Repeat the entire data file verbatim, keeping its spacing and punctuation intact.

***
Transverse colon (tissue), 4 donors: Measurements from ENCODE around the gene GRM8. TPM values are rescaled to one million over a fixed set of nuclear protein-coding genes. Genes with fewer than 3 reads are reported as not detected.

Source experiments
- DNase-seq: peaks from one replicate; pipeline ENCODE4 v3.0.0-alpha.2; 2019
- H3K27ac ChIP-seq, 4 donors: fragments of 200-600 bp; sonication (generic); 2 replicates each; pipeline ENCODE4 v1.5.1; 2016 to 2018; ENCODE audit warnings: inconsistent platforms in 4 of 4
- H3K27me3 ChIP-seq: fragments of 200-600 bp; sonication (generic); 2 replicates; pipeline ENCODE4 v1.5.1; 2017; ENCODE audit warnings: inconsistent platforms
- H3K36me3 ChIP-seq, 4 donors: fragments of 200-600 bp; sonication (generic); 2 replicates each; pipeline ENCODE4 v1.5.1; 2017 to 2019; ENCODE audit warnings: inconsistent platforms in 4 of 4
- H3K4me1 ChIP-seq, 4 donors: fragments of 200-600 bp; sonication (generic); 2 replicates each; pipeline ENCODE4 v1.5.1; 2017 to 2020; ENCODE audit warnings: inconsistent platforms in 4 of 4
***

Transverse colon (tissue), 4 donors: Measurements from ENCODE around the gene GRM8. TPM values are rescaled to one million over a fixed set of nuclear protein-coding genes. Genes with fewer than 3 reads are reported as not detected.

Source experiments
- DNase-seq: peaks from one replicate; pipeline ENCODE4 v3.0.0-alpha.2; 2019
- H3K27ac ChIP-seq, 4 donors: fragments of 200-600 bp; sonication (generic); 2 replicates each; pipeline ENCODE4 v1.5.1; 2016 to 2018; ENCODE audit warnings: inconsistent platforms in 4 of 4
- H3K27me3 ChIP-seq: fragments of 200-600 bp; sonication (generic); 2 replicates; pipeline ENCODE4 v1.5.1; 2017; ENCODE audit warnings: inconsistent platforms
- H3K36me3 ChIP-seq, 4 donors: fragments of 200-600 bp; sonication (generic); 2 replicates each; pipeline ENCODE4 v1.5.1; 2017 to 2019; ENCODE audit warnings: inconsistent platforms in 4 of 4
- H3K4me1 ChIP-seq, 4 donors: fragments of 200-600 bp; sonication (generic); 2 replicates each; pipeline ENCODE4 v1.5.1; 2017 to 2020; ENCODE audit warnings: inconsistent platforms in 4 of 4